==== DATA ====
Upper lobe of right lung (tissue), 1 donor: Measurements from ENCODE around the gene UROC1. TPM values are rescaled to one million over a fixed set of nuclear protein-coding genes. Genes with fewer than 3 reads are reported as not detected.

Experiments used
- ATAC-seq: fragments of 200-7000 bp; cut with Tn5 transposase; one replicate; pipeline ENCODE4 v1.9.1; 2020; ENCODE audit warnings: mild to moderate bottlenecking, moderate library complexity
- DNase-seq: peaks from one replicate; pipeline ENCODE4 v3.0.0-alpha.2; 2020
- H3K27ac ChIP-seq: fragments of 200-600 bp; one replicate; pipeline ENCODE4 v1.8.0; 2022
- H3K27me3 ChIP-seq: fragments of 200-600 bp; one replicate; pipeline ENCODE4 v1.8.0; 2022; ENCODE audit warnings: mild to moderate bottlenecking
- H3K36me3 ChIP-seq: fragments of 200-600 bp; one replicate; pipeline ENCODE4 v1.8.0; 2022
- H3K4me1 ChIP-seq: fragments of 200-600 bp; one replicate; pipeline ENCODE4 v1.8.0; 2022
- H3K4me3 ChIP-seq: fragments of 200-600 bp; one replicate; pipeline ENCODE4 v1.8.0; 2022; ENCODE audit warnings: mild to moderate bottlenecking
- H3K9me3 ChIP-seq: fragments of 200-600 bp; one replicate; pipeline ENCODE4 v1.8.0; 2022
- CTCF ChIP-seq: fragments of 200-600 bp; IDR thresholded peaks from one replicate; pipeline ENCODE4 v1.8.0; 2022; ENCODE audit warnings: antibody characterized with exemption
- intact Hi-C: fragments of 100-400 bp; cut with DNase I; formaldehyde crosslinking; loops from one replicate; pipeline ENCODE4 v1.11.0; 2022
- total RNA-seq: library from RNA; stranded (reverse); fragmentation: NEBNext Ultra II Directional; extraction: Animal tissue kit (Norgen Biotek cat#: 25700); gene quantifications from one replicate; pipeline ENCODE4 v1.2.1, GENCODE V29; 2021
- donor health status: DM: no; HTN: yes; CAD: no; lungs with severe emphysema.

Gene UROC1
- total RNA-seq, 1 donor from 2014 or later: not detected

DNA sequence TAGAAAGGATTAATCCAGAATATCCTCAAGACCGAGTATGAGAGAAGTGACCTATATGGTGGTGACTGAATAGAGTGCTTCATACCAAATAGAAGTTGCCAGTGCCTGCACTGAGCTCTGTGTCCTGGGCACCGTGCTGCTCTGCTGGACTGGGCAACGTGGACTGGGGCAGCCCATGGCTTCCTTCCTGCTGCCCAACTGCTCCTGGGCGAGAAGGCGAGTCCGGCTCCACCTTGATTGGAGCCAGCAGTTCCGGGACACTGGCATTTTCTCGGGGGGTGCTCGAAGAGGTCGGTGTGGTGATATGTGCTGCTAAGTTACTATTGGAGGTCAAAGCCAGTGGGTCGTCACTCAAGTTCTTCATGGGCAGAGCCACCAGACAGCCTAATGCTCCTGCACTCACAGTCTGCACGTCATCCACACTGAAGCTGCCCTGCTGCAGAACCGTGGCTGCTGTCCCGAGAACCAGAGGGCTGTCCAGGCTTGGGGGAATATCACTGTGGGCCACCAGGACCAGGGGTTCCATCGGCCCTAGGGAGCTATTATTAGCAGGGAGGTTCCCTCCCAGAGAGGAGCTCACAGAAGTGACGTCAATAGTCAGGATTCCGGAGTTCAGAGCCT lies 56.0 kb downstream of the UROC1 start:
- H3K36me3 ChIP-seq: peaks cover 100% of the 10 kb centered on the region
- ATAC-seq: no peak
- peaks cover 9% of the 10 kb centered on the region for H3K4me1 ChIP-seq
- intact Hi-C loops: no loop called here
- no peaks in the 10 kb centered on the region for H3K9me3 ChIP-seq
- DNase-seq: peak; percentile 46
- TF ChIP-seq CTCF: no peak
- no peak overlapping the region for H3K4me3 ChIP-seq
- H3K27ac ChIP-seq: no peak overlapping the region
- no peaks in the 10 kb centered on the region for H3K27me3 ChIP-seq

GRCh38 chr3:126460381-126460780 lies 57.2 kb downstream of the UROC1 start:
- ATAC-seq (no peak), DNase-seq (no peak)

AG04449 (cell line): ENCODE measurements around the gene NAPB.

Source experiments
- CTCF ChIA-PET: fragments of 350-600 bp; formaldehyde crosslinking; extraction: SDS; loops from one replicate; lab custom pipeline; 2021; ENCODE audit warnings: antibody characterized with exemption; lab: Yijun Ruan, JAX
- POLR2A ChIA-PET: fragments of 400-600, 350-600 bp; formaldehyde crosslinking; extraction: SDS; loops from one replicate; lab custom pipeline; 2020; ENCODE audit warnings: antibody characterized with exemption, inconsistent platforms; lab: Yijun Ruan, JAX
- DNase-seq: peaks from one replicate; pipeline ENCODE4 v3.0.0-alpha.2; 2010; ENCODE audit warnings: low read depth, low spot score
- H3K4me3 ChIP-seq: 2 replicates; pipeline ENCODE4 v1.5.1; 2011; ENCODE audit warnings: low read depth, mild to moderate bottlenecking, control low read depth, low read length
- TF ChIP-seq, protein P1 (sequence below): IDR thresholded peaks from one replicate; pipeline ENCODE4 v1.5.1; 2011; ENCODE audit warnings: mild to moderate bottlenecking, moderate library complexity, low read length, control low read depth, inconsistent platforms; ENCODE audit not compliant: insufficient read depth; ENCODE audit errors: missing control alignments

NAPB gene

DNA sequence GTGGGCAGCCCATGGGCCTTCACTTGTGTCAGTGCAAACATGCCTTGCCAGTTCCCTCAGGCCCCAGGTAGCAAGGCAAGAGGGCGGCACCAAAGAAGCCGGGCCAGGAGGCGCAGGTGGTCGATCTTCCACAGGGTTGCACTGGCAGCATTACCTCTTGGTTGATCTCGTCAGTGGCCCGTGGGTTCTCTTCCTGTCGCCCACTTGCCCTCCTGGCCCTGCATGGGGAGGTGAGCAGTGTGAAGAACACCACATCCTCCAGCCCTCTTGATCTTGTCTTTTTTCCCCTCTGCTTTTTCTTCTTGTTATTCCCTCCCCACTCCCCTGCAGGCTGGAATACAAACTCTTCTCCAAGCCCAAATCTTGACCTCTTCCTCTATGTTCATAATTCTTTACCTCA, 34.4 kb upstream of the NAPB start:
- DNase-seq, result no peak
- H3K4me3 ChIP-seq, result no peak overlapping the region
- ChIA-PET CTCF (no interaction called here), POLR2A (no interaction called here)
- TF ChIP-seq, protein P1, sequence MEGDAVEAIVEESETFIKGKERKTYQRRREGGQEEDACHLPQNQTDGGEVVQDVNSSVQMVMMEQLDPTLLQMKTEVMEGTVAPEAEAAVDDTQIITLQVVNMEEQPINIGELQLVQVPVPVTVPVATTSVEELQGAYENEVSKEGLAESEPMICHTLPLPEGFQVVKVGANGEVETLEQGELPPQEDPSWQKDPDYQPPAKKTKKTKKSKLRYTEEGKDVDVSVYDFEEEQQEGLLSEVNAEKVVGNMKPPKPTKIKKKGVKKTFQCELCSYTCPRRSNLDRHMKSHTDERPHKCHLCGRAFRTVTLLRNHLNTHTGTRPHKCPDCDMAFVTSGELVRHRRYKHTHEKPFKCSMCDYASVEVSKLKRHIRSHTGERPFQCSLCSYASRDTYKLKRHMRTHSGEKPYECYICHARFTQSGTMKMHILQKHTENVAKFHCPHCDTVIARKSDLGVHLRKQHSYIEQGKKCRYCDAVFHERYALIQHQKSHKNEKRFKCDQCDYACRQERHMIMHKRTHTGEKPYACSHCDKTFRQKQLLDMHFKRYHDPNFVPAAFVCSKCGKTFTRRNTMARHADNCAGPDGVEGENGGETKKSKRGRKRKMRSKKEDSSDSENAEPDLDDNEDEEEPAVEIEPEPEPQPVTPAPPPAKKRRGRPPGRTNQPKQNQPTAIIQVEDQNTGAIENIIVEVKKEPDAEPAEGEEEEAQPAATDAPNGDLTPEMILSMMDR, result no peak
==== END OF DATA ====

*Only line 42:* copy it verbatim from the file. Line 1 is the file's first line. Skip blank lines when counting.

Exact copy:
- TF ChIP-seq, protein P1, sequence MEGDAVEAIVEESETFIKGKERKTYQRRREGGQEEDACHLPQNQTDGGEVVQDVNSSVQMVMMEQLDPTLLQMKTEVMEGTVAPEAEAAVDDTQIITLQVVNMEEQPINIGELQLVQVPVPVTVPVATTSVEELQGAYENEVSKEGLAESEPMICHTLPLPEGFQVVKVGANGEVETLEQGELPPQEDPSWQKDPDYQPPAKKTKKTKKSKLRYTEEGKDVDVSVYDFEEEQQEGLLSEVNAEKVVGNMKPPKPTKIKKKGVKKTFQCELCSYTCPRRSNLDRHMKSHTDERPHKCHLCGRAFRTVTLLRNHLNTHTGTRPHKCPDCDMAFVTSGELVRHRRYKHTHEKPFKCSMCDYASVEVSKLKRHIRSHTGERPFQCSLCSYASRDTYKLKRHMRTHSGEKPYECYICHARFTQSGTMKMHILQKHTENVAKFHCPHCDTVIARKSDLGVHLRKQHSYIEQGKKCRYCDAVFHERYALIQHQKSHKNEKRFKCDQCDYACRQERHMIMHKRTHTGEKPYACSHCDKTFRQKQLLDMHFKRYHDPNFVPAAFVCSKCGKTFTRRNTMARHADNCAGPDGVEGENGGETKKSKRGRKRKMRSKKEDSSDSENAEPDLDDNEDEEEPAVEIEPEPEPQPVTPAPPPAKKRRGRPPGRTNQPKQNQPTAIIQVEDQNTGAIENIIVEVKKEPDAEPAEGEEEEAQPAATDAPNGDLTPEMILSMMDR, result no peak